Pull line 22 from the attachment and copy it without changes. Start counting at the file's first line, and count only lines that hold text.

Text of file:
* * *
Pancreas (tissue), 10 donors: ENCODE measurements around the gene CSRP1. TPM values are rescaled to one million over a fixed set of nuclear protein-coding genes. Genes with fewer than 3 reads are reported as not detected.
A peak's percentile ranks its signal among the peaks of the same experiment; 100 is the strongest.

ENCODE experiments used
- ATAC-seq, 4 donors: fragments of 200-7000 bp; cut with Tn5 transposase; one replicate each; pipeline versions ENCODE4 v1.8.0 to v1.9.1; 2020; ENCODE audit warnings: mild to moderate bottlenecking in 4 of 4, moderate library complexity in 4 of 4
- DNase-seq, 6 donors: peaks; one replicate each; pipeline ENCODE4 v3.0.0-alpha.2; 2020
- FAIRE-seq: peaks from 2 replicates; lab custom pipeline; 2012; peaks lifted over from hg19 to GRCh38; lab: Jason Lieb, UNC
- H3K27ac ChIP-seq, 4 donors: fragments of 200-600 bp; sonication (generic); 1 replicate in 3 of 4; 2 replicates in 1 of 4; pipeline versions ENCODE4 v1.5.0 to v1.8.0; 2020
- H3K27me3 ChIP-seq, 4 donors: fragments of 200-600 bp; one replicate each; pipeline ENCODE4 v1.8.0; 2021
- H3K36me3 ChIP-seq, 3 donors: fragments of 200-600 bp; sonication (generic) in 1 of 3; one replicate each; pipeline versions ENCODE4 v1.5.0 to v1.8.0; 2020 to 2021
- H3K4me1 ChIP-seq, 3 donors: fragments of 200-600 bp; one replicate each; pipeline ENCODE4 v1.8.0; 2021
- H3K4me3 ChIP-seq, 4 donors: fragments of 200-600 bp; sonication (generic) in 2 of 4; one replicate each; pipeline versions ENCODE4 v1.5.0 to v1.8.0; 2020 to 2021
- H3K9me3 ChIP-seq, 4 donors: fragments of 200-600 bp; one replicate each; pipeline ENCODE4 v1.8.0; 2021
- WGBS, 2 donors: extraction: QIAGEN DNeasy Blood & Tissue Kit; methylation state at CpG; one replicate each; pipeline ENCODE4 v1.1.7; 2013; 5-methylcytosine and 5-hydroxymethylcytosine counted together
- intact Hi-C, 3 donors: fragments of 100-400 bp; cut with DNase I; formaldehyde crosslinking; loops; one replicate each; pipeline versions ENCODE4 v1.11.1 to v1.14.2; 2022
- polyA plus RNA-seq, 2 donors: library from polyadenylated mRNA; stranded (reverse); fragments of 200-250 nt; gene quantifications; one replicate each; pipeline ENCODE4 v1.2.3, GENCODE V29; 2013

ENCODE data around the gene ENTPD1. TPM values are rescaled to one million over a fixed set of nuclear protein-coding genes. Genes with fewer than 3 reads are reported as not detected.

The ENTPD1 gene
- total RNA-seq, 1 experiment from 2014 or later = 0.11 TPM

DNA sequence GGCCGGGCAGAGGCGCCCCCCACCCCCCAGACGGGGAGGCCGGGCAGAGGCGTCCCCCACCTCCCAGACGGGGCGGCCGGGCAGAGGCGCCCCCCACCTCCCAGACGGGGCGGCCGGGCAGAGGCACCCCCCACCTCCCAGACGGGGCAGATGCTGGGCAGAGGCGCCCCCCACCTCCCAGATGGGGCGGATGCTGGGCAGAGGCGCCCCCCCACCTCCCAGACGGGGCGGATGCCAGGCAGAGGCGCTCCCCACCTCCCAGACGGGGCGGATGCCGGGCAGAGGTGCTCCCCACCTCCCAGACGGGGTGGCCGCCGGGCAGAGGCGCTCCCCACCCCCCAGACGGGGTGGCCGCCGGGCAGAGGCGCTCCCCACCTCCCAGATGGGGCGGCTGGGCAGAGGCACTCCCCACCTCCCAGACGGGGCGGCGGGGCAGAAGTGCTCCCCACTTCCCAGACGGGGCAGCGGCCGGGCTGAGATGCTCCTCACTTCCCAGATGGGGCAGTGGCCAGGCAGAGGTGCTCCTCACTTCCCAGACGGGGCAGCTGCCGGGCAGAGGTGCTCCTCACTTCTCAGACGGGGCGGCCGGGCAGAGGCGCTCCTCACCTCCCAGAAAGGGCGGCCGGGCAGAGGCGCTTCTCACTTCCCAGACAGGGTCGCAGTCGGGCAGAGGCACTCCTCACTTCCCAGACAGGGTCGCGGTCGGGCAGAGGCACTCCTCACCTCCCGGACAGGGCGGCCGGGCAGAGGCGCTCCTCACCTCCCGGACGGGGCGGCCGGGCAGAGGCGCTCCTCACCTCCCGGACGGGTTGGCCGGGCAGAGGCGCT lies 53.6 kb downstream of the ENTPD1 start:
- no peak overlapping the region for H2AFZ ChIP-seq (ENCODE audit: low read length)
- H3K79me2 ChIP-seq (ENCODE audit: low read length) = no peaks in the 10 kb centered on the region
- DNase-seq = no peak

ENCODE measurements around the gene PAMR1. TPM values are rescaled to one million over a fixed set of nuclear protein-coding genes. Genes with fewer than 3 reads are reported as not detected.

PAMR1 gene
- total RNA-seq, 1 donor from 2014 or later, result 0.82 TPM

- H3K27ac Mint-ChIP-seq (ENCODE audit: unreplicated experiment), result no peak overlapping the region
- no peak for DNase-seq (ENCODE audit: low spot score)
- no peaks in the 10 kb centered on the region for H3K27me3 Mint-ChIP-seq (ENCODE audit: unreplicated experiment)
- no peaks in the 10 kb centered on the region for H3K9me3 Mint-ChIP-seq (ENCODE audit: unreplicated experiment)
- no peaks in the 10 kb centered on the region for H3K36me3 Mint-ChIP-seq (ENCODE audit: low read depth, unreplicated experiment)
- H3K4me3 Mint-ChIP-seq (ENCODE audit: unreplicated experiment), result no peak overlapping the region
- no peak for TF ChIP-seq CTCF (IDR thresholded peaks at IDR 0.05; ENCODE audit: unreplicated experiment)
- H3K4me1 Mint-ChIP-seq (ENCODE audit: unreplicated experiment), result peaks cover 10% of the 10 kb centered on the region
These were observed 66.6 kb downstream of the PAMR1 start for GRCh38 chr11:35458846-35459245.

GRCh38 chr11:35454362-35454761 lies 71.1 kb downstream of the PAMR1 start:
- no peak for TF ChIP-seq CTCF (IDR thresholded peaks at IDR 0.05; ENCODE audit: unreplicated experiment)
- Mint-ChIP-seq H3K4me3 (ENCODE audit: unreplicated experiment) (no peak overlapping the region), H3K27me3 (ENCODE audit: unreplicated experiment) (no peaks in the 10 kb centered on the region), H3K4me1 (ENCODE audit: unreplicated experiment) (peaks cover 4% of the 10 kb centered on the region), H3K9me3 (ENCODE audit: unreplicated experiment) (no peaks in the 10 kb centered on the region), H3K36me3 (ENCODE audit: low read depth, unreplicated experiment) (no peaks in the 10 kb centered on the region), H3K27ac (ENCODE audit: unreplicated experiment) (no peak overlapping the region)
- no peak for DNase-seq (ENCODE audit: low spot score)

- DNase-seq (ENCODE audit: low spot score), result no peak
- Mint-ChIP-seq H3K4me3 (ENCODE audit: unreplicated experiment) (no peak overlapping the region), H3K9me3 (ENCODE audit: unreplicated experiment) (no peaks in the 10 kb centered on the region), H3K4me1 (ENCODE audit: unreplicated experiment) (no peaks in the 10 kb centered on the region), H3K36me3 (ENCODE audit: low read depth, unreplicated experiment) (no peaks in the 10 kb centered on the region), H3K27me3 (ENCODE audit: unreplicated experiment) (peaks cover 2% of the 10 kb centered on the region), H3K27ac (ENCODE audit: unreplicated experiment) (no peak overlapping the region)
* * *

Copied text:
- DNase-seq = no peak